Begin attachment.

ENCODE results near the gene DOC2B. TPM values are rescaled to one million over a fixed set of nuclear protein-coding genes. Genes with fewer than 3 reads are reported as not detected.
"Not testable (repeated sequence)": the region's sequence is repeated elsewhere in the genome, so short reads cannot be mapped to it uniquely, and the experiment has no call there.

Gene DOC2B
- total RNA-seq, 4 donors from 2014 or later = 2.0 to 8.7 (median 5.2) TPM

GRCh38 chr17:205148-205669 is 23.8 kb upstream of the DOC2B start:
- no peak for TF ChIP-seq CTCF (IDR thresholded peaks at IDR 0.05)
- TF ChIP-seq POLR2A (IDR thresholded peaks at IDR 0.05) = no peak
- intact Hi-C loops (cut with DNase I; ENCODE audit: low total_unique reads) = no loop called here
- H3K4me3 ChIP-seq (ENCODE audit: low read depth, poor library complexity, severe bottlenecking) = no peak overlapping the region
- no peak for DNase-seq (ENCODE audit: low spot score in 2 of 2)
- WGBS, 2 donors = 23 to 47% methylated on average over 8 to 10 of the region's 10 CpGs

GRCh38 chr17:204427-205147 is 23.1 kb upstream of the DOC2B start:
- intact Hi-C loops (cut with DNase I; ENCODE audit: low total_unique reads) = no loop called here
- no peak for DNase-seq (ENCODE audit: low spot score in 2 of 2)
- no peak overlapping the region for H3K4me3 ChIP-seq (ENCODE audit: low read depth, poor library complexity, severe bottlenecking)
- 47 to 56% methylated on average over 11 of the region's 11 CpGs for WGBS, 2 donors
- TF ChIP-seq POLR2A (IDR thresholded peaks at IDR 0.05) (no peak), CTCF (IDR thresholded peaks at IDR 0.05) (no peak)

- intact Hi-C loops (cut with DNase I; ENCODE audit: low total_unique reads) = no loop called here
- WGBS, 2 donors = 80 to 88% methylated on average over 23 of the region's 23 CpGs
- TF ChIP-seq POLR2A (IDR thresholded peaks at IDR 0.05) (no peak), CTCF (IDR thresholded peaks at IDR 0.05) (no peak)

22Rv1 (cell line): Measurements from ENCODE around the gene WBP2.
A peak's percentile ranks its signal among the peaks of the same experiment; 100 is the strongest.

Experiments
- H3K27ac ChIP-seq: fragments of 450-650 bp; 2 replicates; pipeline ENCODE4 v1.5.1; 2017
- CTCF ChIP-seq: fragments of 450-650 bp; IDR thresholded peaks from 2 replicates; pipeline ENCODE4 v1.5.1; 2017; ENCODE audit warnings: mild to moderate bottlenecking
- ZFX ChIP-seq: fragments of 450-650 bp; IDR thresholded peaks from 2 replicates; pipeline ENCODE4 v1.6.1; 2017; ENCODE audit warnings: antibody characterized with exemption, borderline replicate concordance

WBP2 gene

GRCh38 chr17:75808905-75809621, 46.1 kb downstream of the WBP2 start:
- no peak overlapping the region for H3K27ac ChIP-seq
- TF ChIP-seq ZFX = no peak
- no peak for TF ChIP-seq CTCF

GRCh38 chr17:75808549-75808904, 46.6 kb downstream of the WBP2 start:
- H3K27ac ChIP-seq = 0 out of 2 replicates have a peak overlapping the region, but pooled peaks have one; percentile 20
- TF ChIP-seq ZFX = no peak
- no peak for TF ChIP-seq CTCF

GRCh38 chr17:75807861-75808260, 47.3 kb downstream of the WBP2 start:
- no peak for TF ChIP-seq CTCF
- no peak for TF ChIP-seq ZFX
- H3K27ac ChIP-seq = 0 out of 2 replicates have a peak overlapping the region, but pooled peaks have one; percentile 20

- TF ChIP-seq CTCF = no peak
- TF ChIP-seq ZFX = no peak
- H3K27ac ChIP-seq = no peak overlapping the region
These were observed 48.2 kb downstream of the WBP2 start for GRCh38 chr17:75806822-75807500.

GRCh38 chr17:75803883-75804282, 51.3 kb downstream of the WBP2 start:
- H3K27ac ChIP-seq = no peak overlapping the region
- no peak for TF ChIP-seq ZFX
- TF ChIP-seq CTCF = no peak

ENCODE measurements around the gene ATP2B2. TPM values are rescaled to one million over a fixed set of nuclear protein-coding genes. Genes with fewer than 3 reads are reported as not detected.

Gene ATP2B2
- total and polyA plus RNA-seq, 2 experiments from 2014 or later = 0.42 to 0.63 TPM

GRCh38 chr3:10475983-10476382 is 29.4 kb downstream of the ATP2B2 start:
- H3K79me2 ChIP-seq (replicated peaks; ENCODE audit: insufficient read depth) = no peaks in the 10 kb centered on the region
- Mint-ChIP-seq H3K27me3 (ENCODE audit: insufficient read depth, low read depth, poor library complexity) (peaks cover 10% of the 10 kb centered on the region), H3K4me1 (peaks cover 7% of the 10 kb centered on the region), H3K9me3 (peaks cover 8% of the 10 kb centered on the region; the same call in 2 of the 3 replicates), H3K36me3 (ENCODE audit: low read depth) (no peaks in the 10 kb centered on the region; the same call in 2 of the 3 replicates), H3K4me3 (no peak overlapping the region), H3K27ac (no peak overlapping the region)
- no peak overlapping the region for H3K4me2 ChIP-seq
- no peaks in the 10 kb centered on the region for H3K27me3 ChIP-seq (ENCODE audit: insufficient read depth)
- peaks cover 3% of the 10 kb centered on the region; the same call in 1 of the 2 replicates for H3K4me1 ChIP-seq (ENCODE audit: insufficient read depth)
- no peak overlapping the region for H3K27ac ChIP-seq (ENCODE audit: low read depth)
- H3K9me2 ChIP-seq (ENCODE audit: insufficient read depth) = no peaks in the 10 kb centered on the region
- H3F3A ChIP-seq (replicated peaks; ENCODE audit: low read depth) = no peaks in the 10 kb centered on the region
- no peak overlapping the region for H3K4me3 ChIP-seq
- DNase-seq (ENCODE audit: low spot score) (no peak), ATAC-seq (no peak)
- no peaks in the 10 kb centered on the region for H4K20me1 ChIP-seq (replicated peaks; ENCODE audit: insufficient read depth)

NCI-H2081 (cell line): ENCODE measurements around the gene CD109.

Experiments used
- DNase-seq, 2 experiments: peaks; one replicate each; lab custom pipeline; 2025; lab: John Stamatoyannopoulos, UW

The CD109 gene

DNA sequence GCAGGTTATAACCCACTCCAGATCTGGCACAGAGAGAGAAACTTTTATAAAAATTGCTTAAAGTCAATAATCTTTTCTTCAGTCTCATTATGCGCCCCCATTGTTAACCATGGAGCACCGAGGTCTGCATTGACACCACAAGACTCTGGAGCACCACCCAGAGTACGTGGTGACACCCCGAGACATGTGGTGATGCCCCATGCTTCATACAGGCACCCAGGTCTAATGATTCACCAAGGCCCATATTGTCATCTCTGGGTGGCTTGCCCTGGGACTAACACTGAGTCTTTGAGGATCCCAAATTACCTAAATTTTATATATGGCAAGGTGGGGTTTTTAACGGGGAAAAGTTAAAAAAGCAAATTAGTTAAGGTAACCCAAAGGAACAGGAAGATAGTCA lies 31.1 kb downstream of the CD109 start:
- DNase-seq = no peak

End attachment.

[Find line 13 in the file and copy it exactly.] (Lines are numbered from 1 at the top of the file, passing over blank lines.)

- intact Hi-C loops (cut with DNase I; ENCODE audit: low total_unique reads) = no loop called here